steel cut oats
Goetta is a little known German type of sausage that is almost exclusively made in Cincinnati, Ohio; one of the biggest producers worldwide is Glier's (tm); that uses steel-cut (also known as pinhead, or coarse) oats to extend the meat. Here is a recipe for it, had to explore it on the Meatcutter's Board for someone:
2-3 pounds pork shoulder
8 cups water
3-4 cups chopped onion
2 large bay leaves
2 ribs celery, chopped with leaves
1 tablespoon salt, or more to taste
1 tablespoon pepper, or more to taste
Poultry seasoning to taste
3 cups pinhead oats
Cut meat into big pieces and put in pot with water, onions, bay, celery, salt and pepper. Bring to a boil and lower to simmer.
Cook, uncovered, and stirring occasionally, for 2 hours. Meat should be real tender and fall off bone if that’s what you’re using. Strain and chop meat finely. Set meat and veggies aside. Pour liquid back into pan and add pinhead oats. Bring to a boil, then lower to asimmer.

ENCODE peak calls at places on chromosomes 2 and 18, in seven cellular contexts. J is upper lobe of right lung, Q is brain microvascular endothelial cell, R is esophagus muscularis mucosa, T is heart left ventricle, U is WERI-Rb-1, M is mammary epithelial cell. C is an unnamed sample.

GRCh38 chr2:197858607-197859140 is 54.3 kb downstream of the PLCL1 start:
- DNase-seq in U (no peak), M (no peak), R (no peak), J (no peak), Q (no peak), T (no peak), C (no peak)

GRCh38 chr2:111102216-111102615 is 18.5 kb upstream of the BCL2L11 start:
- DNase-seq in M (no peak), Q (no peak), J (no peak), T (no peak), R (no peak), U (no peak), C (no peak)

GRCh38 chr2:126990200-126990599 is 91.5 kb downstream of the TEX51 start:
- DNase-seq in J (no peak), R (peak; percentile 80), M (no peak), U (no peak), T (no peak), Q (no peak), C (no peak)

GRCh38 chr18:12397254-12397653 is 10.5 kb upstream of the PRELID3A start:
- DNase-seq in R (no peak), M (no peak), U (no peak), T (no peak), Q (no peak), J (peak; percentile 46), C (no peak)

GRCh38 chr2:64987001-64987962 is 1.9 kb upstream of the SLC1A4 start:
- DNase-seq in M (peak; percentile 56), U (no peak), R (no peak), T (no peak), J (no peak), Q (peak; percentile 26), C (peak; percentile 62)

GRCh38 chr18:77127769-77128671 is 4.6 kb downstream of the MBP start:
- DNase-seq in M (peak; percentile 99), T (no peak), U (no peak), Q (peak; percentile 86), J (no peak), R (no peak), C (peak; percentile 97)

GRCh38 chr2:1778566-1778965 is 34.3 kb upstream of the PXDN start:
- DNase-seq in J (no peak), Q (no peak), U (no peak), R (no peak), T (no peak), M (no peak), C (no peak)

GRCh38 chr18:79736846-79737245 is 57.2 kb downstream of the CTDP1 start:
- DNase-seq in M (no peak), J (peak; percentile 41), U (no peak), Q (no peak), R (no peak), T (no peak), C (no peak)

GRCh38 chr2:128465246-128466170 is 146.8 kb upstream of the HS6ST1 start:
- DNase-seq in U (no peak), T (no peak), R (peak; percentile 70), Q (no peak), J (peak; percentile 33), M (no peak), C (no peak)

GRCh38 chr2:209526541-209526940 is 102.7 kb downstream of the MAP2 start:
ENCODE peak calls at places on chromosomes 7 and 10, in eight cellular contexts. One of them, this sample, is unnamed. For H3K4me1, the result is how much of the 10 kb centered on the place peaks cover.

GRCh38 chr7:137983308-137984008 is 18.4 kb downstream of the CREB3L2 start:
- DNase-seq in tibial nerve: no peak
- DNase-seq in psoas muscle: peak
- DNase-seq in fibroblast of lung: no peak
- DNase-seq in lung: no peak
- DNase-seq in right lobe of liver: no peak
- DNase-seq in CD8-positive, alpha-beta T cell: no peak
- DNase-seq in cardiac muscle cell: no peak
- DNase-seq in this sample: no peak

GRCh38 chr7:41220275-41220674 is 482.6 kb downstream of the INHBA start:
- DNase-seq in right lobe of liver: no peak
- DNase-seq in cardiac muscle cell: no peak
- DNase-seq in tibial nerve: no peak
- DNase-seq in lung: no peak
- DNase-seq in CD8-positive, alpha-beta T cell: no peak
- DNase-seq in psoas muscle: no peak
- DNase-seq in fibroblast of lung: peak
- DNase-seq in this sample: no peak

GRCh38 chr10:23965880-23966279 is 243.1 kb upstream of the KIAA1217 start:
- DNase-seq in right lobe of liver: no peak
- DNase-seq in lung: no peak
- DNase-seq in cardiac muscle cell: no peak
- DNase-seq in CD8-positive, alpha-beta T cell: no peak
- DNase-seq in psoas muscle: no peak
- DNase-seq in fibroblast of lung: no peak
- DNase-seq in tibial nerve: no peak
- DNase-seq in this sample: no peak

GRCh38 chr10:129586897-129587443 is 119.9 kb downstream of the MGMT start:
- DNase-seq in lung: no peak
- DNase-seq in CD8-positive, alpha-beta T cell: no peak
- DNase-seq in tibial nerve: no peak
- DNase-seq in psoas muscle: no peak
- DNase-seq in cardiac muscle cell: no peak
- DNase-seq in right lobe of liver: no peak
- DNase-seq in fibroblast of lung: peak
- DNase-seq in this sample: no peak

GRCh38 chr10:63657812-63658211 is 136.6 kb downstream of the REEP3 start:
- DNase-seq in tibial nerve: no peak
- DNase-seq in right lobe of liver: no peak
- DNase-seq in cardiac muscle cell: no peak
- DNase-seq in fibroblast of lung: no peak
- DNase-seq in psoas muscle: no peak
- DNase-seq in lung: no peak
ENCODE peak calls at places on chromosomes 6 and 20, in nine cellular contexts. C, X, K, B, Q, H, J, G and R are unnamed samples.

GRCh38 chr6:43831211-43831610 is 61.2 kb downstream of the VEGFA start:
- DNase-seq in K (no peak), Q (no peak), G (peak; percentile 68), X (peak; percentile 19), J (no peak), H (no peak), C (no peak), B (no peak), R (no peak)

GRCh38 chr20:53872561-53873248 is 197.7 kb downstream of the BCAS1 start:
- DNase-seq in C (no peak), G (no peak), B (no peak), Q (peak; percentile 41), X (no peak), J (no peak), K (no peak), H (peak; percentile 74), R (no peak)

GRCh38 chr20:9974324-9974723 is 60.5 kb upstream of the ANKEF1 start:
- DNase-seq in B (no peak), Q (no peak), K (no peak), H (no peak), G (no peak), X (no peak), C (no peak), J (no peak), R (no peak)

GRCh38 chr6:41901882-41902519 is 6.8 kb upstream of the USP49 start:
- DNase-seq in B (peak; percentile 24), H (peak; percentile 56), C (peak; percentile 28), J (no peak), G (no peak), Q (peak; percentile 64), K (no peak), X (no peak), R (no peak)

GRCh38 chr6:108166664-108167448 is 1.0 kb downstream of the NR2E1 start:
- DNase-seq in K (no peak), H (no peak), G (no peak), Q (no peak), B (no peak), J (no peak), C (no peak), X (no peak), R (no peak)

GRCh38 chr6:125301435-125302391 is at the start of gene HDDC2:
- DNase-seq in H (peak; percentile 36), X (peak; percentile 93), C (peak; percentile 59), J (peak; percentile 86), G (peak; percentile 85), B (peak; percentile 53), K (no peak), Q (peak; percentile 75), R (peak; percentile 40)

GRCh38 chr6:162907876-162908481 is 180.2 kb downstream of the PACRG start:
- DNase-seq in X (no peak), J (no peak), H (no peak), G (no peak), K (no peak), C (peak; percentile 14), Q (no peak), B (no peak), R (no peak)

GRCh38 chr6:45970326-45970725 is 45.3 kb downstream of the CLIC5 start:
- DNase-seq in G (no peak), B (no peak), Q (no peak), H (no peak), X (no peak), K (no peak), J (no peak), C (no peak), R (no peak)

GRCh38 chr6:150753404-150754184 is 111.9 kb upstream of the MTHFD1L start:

Cook, uncovered, stirring often, for another 2 hours. Mixture will be thick. Add meat,veggies, and seasonings. Simmer another 1 -2 hours. Taste and adjust seasonings if necessary. Line 3-4 loaf pans with aluminum foil and spray each one. Pour goetta into pans, packing down firmly. Let cool to room temperature, then refrigerate. For a creamy, softer goetta, cover pans. Uncovered, you get a crisper crust.
Keeps for a couple weeks in frig, or several months in freezer. To serve, slice goetta and fry with pieces of bacon.
Goetta is a great breakfast treat.
Also, this one submitted by another:
3 quarts water
2 tablespoons salt
2 teaspoons ground black pepper
5 cups steel cut oats
2 pounds ground beef
2 pounds ground pork sausage
2 large onions, finely chopped
1/4 cup cooking oil
Bring water, salt, and pepper to boil in a slow cooker set to High. Stir in steel cut oats, cover, and cook 90 minutes.
In a large bowl, mix beef, pork, and onions. Stir into the oat mixture, and reduce heat to Low. Cover, and continue cooking 3 hours, stirring occasionally.
Transfer the mixture to a medium baking pan, and cool until semi-solid. Turn out onto wax paper, and chill 1 hour in the refrigerator, or until firm.
Heat oil in a large, heavy skillet over medium high heat. Cut the refrigerated mixture into thin slices. Cook slices one at a time in the heated oil until evenly brown.
From either of these recipes they can also be stuffed and/or smoked too, or alternate ways also, like in this thread:
Steel cut or pinhead oats, from Wikipedia:
They are available at most major chains.